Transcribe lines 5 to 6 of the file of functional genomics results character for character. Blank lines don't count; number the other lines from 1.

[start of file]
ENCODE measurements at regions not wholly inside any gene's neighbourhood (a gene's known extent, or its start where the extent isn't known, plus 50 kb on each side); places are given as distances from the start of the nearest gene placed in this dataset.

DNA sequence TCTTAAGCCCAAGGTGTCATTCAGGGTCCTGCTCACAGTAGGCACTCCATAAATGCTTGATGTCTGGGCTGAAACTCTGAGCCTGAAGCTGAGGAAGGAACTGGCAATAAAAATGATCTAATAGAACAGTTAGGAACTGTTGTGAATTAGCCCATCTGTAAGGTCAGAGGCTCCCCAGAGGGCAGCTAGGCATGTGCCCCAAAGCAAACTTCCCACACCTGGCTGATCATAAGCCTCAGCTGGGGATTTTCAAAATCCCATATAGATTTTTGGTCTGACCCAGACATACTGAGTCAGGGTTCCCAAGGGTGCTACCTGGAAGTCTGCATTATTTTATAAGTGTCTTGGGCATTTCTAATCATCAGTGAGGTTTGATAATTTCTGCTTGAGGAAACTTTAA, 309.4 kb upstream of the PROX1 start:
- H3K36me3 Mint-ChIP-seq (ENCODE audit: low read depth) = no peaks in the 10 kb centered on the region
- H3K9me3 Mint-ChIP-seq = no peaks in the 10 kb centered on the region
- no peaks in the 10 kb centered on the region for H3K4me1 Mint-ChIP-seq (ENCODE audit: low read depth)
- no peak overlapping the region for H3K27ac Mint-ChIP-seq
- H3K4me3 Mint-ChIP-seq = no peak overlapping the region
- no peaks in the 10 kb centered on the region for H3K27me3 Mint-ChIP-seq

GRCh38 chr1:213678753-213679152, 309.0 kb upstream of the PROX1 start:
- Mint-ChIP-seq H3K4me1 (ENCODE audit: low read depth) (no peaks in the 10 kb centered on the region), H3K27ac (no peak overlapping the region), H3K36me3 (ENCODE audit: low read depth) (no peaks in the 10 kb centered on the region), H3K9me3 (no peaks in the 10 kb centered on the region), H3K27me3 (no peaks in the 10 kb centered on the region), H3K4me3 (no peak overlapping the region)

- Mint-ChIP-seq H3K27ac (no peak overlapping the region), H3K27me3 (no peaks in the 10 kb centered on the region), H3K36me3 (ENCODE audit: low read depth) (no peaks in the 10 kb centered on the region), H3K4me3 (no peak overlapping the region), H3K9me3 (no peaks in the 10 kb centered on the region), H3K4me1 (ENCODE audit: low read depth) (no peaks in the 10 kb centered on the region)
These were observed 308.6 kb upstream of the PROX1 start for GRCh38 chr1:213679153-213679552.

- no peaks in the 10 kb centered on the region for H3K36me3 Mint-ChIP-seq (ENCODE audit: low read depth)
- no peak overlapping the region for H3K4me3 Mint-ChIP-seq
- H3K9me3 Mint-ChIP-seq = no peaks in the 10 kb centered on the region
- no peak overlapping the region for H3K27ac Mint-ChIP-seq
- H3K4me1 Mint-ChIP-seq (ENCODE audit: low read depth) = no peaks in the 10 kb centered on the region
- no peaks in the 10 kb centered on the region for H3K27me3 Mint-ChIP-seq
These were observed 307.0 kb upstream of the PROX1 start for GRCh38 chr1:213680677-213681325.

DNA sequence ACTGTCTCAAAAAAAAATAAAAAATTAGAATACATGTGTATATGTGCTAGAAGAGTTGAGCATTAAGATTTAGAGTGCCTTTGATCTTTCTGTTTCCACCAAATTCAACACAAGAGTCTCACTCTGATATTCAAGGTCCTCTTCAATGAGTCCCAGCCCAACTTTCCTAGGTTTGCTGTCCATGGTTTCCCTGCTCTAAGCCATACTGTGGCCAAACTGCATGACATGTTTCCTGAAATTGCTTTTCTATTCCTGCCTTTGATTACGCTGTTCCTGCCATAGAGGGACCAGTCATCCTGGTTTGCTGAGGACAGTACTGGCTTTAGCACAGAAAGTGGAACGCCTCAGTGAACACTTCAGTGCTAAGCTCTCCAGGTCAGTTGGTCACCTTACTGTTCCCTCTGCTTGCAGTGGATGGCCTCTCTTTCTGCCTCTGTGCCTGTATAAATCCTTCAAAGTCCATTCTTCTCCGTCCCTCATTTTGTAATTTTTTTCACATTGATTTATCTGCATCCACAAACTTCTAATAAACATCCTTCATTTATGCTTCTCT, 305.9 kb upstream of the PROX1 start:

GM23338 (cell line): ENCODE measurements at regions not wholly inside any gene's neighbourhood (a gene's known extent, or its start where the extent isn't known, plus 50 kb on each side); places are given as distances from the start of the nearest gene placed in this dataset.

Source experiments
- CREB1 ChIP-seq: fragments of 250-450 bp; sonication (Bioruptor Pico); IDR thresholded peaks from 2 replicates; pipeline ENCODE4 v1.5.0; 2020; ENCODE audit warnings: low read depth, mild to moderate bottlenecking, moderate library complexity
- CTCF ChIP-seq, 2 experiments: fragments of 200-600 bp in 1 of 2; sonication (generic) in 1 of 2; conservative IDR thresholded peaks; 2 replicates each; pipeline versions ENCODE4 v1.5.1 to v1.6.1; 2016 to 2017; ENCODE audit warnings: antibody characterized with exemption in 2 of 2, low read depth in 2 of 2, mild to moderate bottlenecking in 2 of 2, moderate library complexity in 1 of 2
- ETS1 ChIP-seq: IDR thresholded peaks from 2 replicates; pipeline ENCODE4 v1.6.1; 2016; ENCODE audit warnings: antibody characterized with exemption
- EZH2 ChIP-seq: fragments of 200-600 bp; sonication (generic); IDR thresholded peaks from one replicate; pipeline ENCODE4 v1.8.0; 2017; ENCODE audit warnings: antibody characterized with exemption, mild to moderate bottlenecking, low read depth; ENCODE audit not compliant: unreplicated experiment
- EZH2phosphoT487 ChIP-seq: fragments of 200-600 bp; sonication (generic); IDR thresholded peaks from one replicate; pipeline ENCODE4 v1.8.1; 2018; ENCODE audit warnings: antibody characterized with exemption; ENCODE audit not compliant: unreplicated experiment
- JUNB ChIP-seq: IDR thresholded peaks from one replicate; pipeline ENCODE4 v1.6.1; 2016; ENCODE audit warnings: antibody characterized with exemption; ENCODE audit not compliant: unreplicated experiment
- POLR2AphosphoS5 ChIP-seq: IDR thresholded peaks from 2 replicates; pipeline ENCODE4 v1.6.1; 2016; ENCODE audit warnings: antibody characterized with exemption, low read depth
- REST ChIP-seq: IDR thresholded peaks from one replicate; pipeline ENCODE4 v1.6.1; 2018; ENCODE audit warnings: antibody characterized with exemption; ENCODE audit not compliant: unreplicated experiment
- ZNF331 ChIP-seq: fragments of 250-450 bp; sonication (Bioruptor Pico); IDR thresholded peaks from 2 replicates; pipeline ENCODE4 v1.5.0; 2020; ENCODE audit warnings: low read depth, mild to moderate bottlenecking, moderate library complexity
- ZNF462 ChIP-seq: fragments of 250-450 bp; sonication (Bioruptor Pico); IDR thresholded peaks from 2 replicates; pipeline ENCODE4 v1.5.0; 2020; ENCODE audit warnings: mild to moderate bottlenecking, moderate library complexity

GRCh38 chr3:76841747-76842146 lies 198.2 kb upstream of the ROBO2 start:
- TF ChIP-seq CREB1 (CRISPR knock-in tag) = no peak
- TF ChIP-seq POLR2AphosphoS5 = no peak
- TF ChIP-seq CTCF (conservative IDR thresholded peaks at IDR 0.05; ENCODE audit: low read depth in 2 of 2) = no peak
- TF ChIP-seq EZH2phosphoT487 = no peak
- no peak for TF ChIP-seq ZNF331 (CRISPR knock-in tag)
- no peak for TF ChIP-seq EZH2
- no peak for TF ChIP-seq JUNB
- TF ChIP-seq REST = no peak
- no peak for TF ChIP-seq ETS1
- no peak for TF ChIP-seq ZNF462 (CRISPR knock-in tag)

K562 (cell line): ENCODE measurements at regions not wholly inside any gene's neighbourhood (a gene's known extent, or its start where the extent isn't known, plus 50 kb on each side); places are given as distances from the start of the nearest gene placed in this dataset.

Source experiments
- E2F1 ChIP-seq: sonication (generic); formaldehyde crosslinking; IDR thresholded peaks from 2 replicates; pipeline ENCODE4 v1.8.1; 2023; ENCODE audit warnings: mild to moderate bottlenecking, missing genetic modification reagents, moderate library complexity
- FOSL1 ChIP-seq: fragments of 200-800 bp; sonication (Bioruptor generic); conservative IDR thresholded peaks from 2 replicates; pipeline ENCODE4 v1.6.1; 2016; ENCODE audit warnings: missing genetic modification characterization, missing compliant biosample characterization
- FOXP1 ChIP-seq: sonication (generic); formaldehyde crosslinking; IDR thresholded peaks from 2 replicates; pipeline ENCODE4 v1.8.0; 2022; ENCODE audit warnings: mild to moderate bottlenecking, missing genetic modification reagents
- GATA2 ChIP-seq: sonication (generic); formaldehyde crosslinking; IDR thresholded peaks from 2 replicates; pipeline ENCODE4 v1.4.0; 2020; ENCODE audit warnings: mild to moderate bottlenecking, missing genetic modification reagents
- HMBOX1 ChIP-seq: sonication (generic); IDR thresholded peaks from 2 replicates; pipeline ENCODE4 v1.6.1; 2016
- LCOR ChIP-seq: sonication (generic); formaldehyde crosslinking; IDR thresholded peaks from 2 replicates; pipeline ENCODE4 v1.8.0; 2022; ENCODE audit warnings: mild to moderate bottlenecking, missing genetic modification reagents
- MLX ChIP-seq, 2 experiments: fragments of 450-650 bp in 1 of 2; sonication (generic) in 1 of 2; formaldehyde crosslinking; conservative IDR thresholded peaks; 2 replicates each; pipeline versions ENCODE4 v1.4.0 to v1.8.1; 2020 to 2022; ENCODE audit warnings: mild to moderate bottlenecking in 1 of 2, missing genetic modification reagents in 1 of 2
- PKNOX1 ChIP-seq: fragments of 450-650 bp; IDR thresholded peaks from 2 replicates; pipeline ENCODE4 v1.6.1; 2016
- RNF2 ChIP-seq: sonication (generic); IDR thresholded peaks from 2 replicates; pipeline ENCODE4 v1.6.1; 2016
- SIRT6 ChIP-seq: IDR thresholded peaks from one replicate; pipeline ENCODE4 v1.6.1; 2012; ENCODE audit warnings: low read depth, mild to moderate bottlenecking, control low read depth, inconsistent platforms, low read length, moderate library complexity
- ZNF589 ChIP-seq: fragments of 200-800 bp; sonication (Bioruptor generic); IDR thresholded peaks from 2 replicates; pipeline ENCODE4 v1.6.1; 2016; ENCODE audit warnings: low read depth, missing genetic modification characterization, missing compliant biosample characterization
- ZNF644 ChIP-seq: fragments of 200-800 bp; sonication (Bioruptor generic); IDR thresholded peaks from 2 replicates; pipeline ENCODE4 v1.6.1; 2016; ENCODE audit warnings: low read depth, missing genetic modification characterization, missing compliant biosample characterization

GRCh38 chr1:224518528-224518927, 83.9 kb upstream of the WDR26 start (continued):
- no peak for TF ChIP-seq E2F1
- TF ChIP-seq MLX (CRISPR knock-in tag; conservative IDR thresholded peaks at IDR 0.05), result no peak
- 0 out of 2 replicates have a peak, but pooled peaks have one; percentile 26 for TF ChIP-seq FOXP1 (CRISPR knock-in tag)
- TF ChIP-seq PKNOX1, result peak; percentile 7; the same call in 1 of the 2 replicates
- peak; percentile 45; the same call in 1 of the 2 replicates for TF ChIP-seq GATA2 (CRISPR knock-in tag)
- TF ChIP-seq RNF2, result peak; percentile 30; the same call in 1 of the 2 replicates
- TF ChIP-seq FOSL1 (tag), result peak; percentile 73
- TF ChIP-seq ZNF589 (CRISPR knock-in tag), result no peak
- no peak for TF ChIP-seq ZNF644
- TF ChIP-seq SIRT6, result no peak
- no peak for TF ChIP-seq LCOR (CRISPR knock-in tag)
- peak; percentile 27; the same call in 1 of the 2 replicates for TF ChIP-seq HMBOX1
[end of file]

- no peaks in the 10 kb centered on the region for H3K4me1 Mint-ChIP-seq (ENCODE audit: low read depth)
- no peak overlapping the region for H3K27ac Mint-ChIP-seq